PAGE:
Verse > Anthologies > Elizabethan Sonnets > Licia
Seccombe and Arber, comps.  Elizabethan Sonnets.  1904.
Sonnet XXIV. When as my Love lay sickly in her bed
Giles Fletcher (1586?–1623)
WHEN as my Love lay sickly in her bed,
Pale Death did post, in hope to have a prey;
But she so spotless made him, that he fled:
“Unmeet to die,” he cried; and could not stay,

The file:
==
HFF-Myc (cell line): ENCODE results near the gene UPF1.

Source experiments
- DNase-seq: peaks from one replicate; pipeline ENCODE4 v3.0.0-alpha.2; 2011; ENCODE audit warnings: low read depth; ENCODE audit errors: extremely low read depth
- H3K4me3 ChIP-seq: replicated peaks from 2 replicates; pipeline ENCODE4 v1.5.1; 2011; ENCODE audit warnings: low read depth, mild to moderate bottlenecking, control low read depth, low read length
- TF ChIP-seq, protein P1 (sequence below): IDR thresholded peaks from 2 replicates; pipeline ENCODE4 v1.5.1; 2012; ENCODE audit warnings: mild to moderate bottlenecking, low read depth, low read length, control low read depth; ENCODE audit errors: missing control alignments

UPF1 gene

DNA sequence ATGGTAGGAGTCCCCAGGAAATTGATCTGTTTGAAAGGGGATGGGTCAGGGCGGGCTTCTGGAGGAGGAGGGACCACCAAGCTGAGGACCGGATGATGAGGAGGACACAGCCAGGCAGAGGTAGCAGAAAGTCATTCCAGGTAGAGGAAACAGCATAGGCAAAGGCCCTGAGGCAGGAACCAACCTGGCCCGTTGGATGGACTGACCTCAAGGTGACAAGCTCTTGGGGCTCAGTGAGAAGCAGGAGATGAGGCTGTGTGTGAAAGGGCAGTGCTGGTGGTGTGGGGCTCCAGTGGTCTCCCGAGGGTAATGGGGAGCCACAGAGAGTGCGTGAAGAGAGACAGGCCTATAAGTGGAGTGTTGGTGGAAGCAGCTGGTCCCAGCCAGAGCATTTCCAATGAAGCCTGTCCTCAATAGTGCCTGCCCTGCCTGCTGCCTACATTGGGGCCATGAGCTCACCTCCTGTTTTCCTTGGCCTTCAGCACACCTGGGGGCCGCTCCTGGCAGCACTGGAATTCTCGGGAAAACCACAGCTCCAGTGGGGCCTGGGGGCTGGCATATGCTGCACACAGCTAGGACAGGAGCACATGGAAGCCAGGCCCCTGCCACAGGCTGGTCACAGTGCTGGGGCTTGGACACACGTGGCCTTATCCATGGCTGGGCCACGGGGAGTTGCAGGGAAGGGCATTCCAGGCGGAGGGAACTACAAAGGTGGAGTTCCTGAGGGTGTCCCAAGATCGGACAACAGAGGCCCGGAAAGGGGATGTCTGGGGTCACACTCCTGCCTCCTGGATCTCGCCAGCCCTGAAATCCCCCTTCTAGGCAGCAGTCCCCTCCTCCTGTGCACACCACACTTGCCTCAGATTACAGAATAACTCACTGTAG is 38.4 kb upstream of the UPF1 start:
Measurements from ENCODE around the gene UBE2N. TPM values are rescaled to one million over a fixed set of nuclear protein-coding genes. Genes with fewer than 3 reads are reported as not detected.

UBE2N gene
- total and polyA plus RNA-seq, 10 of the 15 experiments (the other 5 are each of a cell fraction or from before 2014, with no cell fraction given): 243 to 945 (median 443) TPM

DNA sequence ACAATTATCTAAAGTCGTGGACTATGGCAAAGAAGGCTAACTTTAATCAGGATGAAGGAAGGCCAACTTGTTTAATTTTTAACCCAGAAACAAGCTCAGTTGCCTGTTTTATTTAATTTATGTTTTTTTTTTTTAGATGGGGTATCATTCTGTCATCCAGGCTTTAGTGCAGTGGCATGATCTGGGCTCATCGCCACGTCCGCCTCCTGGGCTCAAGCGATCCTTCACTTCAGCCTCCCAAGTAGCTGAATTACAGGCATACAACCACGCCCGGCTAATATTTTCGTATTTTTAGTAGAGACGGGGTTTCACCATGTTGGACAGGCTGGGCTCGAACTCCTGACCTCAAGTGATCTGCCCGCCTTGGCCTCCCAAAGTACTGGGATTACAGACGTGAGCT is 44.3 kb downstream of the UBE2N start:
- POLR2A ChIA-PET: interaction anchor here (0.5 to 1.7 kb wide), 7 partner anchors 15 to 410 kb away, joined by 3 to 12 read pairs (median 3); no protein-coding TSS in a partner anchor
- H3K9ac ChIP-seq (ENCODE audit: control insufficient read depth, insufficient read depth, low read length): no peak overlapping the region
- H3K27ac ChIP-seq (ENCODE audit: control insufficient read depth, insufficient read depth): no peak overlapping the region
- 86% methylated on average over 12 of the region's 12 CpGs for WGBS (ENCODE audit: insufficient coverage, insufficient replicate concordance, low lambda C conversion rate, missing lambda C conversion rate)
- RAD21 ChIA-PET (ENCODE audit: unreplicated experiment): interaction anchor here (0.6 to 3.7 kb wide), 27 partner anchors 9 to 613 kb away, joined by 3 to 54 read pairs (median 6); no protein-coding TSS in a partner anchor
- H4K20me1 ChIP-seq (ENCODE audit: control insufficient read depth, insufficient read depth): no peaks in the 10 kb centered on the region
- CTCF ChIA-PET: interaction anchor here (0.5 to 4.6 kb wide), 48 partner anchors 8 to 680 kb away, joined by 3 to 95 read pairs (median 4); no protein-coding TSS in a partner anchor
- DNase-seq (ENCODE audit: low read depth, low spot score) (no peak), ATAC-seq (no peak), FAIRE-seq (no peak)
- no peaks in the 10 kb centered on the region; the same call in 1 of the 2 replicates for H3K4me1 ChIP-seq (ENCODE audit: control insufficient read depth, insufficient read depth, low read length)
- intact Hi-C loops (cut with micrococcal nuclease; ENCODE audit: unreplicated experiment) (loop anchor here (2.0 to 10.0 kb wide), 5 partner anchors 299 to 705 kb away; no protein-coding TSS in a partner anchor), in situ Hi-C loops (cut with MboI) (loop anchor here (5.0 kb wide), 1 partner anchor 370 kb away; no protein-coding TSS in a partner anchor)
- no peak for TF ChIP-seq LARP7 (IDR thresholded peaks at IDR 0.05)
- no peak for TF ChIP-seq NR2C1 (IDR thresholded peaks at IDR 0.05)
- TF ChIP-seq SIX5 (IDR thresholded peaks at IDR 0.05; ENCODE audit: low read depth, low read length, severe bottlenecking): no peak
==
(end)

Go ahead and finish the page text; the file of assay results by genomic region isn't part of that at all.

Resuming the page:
Back he retired, and thus the heavens he told:        5
“All things that are, are subject unto me;
Both towns, and men, and what the world doth hold:
But let fair LICIA still immortal be!”
  The heavens did grant. A goddess she was made,
Immortal, fair, unfit to suffer change.        10
So now she lives, and never more shall fade.
In earth, a goddess. What can be more strange?
  Then will I hope! A goddess, and so near;
  She cannot choose, my sighs and prayers but hear.

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